One woman’s mission to help China’s abandoned babies find their families ... including her own sister
Lu Shunfang’s sister was given up as a baby in 1960 in eastern China. She now helps others abandoned trace their relatives ... and hopes to find her own sister one day
Six decades ago at the end of 1950s and in the early 1960s a serious famine struck the Yangtze River Delta, a traditionally rich region of China.
Tens of thousands of babies were abandoned by their families, who were facing starvation. The babies were then taken in by the local welfare authority and sent to provinces in the north with more food.
Over the past 16 years, many of these orphans, now in their 50s or 60s, have been looking for their biological relatives with the help of Lu Shunfang. Lu, 67 is a farmer from Yixing in Jiangsu province.
She says part of her work is to realise her mother’s last wish – to find her youngest sister, also abandoned as a baby at that time.
What happened to your family during the famine?
In the spring of 1960, my mother abandoned my youngest sister Lu Yafang, who was 26 months old, in Shanghai. Local residents in Jiangsu thought there was no famine in Shanghai and so leaving the baby there meant she would have a greater chance of survival. They thought authorities in Shanghai would house abandoned babies in welfare institutes where they would be fed. I was 10 years old that year and I remember clearly that my sister was able to speak, but she was so malnourished that she couldn’t stand up. We didn’t have any food at home and lots of people in my hometown were starving to death. So, I believe what my mother did was right. My parents loved my sister and leaving her was their last option. They would rather be accused [of losing her] for the rest of their life than leaving my sister no chance of survival.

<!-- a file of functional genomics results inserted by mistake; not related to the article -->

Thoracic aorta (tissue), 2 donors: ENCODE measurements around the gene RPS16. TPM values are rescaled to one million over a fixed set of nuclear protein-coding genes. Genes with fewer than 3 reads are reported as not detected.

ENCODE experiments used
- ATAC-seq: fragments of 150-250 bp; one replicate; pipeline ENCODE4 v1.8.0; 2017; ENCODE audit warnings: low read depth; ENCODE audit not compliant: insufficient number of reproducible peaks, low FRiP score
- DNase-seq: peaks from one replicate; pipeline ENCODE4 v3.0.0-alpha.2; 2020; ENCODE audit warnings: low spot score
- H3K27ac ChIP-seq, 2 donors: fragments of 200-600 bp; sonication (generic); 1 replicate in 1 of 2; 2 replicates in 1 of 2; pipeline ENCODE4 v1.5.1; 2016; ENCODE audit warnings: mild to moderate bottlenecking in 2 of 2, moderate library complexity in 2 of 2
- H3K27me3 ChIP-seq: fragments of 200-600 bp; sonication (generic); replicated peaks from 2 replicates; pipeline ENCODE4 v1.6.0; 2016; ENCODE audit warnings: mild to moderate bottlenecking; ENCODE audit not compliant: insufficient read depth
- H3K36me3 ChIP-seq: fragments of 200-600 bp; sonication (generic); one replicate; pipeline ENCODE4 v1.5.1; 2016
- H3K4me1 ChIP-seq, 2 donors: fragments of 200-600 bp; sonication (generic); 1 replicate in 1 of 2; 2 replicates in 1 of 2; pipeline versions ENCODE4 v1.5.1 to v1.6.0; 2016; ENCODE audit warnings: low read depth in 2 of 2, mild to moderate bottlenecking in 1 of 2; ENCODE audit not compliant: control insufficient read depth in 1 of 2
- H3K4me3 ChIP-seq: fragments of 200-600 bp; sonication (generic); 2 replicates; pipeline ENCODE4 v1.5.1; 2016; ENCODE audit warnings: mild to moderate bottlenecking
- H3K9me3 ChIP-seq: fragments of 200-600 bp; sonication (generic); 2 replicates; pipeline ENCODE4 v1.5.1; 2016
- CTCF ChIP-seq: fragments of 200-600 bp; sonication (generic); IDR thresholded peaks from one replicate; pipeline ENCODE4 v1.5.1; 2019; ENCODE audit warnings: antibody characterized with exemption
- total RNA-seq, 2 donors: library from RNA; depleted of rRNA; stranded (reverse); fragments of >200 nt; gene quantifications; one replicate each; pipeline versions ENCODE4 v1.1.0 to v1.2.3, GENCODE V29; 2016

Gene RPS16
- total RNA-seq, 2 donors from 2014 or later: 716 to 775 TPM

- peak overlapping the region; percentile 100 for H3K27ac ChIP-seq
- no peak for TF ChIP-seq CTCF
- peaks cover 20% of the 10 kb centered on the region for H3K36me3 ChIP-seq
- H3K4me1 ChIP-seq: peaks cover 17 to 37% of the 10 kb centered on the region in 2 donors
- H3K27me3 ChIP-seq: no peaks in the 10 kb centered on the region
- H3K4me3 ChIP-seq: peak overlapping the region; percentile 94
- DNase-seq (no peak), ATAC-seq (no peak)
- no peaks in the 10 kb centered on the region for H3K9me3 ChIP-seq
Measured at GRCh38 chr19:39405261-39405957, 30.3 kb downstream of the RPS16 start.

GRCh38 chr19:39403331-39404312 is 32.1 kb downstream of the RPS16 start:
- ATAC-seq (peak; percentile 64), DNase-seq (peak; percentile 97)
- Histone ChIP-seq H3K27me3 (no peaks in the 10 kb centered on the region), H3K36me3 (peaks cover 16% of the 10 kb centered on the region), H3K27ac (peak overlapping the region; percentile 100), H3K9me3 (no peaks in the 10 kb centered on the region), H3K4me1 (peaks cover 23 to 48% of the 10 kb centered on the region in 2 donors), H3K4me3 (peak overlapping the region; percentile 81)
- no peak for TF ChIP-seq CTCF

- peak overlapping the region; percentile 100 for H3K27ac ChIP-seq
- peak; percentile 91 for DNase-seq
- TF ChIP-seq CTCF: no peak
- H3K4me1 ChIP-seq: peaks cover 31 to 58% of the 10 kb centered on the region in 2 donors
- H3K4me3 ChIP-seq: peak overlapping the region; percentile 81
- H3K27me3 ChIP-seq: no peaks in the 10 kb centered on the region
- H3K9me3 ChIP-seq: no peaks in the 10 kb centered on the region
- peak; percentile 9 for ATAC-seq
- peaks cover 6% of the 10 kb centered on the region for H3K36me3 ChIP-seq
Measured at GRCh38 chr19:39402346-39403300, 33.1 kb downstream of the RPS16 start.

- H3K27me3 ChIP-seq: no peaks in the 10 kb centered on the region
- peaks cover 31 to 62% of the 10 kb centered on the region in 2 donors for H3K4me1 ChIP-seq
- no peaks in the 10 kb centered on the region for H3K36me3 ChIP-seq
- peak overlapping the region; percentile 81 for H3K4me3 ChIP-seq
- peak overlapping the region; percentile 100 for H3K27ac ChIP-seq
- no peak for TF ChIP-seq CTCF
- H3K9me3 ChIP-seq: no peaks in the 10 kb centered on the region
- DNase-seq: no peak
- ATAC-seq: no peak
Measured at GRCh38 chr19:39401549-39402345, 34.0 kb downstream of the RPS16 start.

How did you start the initiative of helping others seek relatives?
I began to search for my sister in the mid 1980s when I had opportunities to go on business trips to northern provinces. Years later, the minute before my mother died, I promised her that I would definitely find my lost sister. That’s why I have been doing this all these years. I understand the deep sorrow of family separation and I’m aware of the vast difficulties in finding lost family members. So it’s a natural thing for me to look for my own sister and in the meantime help other people with the same family plight. Since 2000 I have been collecting information in the media about people seeking relatives and made piles of files of this information at home. Many people call me or visit my home to ask me for help. I record their information and hunt for people that match their request. If there is someone whose information matches what the relative seeks, I will call the two parties. I will ask them to contact each other and do a DNA test as well. As of today, I have helped 300 families find their beloved family members.
In your opinion, why did the famine happen?